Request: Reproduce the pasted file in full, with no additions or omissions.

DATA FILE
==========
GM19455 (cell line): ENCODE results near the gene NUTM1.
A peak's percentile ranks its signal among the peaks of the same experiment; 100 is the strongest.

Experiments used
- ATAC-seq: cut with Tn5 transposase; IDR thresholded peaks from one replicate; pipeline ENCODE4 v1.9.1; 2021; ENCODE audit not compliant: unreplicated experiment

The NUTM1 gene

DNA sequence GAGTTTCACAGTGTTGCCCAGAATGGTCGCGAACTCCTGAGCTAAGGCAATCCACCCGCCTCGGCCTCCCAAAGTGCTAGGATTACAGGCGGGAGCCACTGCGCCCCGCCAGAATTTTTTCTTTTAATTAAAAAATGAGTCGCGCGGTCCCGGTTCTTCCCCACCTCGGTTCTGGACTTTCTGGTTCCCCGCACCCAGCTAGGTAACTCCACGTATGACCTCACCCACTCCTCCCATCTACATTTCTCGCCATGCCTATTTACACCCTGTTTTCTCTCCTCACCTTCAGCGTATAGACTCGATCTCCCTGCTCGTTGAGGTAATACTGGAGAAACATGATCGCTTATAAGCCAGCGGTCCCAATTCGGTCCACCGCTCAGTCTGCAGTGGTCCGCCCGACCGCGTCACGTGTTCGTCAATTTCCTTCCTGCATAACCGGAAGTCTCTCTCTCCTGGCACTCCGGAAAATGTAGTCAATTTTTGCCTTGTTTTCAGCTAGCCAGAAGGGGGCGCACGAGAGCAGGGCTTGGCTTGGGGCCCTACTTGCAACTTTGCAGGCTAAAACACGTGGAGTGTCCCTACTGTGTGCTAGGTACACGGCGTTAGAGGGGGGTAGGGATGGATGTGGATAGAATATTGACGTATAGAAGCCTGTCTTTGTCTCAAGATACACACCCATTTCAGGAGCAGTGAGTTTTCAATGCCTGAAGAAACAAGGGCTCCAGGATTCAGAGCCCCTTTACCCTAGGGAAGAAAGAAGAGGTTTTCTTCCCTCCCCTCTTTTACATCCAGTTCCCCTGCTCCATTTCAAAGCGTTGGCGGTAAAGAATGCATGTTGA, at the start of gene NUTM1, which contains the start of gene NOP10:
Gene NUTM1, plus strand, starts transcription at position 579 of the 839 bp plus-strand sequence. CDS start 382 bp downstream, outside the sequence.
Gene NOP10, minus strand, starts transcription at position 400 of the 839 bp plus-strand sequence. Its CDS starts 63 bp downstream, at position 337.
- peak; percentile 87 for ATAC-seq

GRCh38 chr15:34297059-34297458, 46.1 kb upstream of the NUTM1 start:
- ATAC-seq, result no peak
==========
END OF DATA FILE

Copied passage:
GM19455 (cell line): ENCODE results near the gene NUTM1.
A peak's percentile ranks its signal among the peaks of the same experiment; 100 is the strongest.

Experiments used
- ATAC-seq: cut with Tn5 transposase; IDR thresholded peaks from one replicate; pipeline ENCODE4 v1.9.1; 2021; ENCODE audit not compliant: unreplicated experiment

The NUTM1 gene

DNA sequence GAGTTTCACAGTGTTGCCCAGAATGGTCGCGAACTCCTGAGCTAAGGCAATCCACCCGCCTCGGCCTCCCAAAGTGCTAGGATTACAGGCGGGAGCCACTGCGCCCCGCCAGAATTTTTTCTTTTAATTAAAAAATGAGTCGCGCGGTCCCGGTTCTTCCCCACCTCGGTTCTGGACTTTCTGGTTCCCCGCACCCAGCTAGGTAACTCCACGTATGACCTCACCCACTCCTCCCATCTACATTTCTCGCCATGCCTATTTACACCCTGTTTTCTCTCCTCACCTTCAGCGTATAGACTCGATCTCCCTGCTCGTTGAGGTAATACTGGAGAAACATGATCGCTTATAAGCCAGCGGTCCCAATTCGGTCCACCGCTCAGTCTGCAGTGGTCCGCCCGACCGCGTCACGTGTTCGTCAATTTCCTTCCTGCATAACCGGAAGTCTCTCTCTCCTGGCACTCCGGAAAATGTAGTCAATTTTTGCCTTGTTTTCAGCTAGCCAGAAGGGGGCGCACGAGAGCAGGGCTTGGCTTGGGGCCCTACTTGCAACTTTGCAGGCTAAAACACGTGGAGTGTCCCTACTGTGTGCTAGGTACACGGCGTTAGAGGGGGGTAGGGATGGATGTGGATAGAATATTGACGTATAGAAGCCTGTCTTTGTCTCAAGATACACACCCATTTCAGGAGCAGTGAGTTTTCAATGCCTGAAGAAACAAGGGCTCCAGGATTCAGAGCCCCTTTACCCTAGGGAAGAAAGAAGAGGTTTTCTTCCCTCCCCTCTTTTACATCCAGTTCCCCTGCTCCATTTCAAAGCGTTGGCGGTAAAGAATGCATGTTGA, at the start of gene NUTM1, which contains the start of gene NOP10:
Gene NUTM1, plus strand, starts transcription at position 579 of the 839 bp plus-strand sequence. CDS start 382 bp downstream, outside the sequence.
Gene NOP10, minus strand, starts transcription at position 400 of the 839 bp plus-strand sequence. Its CDS starts 63 bp downstream, at position 337.
- peak; percentile 87 for ATAC-seq

GRCh38 chr15:34297059-34297458, 46.1 kb upstream of the NUTM1 start:
- ATAC-seq, result no peak